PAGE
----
• I have another cool dictation anecdote. Dorothy’s husband’s name is Marc, and it’s spelled with a c instead of the more common k. I answered a Message from Dorothy using the watch and dictation and in my response I referred to Marc and it spelled it with a c! I can think of no way the watch would know that other than in my contacts, I her listed as Dorothy and Marc. So the phone/watch/dictation/contacts algorithms working together realized it should spell it with a c. That’s cool.
  • I’m sure you all have figured out that I’m sort of crazy about exercise. I love my Fitbit, especially the social aspects of torturing my friends about my stats, but the Apple Watch tools are pretty awesome. There are two distinct applications – Activity and Workout. Activity measures three things: Exercise (anything it deems at or above a brisk walk), Move (moving around less than a brisk walk) and Stand (standing up once an hour for a minute for at least 12 hours of the day). These three things give you little progress circles and can help you get more active. The stand thing is where I know I’ll have trouble – I do these hard work outs and then sit on my butt on my computer for HOURS at a time (writing shownotes you know). I like how it taps me to tell me to stand up!

    Workout is different. In this mode you tell it what you intend to do – indoor/outdoor running, walking elliptical, rower, stair stepper or other. In Workout you set goals like calories burned, time, or distance. I used it on my run on Sunday morning and it worked to motivate me more than my Timex running watch. I could see at a glance how far I’d gone, how my split times were (not good, you know I’ve been vacationing a LOT, right?) and my full time on the run. I think the distance it’s getting from the iPhone (which I had with me) was somewhat borked though. I think I run 2 miles up the beach strand and back (according to my fitbit and google maps), but when I got to my normal end it said I’d gone 1.9 miles. Ok, I ran till it said 2.0 miles. No big deal, maybe this is more accurate. But when I ran all the way back to where I’d started, it said I had only run 3.9 miles! This is a straight line so no chance of me taking the wrong path back. The good news is that the step count was within 75 steps of what my Fitbit recorded so that’s good!

The only thing I have to complain about is a rather big deal. The watch interface is confusing in some ways. Pat Dengler came over on Saturday and we spent a lot of time comparing notes and trying to figure things out. The confusion comes in where you set things up. You can set some things inside the watch, some things inside the Apple Watch app on the iPhone and also inside the Settings on the iPhone itself. For example, if I turn off notifications for Twitter in settings on my iPhone, that turns them off on the watch. I can turn them ON for the phone and off for the watch using the Apple Watch app on the iPhone. I bet I’ve tangled you up right there, haven’t I? And I’m actually talking about one of the ones I understand! Like I said up front, this is only two days into using the watch so we’ll see but I’m a bit worried about how normal people will figure some of this stuff out!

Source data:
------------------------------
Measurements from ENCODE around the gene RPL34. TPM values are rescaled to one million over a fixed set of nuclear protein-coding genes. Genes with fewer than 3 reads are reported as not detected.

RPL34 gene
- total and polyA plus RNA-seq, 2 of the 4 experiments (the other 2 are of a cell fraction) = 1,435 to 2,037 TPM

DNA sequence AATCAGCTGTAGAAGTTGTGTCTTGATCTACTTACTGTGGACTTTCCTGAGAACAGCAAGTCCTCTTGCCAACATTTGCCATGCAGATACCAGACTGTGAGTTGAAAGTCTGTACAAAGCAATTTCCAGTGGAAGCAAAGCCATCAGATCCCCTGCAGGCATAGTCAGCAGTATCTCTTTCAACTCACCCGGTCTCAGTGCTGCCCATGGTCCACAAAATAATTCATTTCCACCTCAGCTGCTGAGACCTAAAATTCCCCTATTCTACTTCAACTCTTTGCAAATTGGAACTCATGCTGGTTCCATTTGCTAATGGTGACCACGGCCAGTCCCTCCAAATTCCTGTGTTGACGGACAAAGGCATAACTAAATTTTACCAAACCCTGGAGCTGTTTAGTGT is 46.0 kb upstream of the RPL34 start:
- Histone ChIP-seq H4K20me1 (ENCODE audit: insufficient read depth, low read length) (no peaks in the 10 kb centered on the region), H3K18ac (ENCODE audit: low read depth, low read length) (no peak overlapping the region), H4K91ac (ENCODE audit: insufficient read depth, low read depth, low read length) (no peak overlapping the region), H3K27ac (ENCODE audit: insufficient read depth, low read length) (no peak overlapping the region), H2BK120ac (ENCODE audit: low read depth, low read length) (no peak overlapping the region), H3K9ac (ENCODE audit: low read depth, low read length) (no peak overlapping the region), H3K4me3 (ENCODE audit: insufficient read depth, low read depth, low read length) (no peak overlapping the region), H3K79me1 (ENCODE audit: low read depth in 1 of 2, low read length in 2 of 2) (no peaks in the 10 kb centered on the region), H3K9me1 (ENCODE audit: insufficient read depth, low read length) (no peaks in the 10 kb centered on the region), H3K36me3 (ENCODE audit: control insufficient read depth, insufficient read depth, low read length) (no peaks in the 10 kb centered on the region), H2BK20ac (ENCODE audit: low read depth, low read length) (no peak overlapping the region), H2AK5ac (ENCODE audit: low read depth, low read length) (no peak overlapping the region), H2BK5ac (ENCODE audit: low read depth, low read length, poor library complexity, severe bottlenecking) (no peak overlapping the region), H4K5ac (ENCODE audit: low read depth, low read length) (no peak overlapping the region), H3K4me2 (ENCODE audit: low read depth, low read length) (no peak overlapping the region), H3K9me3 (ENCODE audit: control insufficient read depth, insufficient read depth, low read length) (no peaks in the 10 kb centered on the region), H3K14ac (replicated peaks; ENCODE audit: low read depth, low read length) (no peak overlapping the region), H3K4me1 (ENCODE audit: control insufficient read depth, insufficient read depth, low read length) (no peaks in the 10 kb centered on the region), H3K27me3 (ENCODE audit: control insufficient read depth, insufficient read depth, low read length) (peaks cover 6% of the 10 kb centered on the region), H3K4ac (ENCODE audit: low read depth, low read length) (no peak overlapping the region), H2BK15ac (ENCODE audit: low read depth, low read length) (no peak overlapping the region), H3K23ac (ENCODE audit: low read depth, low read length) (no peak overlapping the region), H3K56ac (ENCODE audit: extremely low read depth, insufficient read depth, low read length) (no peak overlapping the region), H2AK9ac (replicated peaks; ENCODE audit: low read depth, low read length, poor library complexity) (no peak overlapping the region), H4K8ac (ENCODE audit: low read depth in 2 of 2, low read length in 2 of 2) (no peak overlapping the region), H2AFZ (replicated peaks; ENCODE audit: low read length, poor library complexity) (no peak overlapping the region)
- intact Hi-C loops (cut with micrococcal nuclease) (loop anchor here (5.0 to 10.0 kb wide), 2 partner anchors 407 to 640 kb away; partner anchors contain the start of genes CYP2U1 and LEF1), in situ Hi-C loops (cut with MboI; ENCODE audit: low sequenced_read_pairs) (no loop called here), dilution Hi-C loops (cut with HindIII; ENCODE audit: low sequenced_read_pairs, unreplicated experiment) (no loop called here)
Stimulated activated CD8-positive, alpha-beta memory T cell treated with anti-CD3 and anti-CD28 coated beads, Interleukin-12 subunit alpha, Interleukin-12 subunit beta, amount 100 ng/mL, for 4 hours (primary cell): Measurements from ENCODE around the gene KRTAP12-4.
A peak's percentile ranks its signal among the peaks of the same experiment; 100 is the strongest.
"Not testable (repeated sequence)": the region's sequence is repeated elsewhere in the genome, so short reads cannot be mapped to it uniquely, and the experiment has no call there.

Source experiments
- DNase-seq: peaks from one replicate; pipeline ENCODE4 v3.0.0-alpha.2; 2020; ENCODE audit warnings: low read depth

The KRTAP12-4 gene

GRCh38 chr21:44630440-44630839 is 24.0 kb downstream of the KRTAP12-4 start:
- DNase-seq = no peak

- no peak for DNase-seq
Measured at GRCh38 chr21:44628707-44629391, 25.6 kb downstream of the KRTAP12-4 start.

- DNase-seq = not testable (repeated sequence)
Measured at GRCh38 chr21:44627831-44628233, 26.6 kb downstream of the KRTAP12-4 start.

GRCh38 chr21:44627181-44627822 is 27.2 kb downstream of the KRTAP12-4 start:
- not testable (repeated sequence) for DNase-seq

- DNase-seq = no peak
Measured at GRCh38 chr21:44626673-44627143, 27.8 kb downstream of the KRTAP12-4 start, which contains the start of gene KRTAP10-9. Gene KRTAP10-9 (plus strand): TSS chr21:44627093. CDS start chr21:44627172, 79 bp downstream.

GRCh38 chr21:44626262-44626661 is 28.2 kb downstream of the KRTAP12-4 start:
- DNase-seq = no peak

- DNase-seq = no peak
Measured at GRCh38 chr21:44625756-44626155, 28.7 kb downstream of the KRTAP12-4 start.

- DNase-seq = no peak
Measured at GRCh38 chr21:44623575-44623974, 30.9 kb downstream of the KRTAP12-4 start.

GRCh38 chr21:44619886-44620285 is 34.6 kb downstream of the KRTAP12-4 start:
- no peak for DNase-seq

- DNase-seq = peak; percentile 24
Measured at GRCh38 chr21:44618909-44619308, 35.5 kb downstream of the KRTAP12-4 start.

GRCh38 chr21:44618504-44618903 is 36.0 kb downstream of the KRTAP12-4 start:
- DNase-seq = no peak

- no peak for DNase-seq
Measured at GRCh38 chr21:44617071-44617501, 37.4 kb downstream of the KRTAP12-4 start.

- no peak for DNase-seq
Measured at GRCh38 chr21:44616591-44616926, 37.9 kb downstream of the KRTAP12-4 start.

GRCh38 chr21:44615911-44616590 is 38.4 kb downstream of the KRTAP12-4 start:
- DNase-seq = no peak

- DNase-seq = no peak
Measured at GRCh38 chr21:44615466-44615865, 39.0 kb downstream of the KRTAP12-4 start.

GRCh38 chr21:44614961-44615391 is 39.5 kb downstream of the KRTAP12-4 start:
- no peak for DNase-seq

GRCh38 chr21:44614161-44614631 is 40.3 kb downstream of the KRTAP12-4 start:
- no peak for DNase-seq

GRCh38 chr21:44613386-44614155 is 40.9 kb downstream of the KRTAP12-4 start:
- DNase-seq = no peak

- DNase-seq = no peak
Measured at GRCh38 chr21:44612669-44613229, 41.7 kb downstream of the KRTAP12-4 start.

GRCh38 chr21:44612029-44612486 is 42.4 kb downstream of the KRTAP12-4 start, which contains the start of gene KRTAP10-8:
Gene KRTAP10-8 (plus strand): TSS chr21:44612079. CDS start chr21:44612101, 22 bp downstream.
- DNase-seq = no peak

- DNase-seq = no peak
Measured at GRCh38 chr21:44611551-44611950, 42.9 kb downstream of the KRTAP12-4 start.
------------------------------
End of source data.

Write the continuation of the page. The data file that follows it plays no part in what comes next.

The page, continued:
I put a photo in the shownotes showing a notification that came from Twitter that shows how gorgeous this display is. I tweeted out one of the NAB interviews with a photo in it of me doing the interview, and Steve retweeted it and it came to my Apple Watch. The photo is clear and brilliant, the text is gorgeous and readable and really shows how this “watch” is amazing. Oh, and it tells time, too.

9 thoughts on “I AM Dick Tracy

  1. Henry - April 26, 2015

    Good stuff, Al.
    Were the navigation directions able to tell you to turn left and right using only the taptic engine and without looking at the watch/phone?

  2. Donald Burr - April 27, 2015

    Regarding the Apple Watch’s somewhat-off distance measurements, I bet it’s because, to save power, they aren’t hitting the GPS 100% of the time, but only sampling it periodically, so you would get a little bit of drift/inaccuracy because of that. They probably figured that saving battery (GPS chews through batteries like nobody’s business) is worth a little bit of inaccuracy, which I am perfectly fine with.

  3. Tony Walla - April 27, 2015

    Donald,
    The Apple Watch doesn’t have a GPS component. It is using the accelerometer and gyroscope to determine position and movement. For the maps app on the phone, the Apple Watch communicates with the iPhone to access the data on the iPhone in order to update the display on the Watch.

  4. Allison Sheridan - April 27, 2015

    Henry – I haven’t tested the navigation yet on the watch, will get on that soon!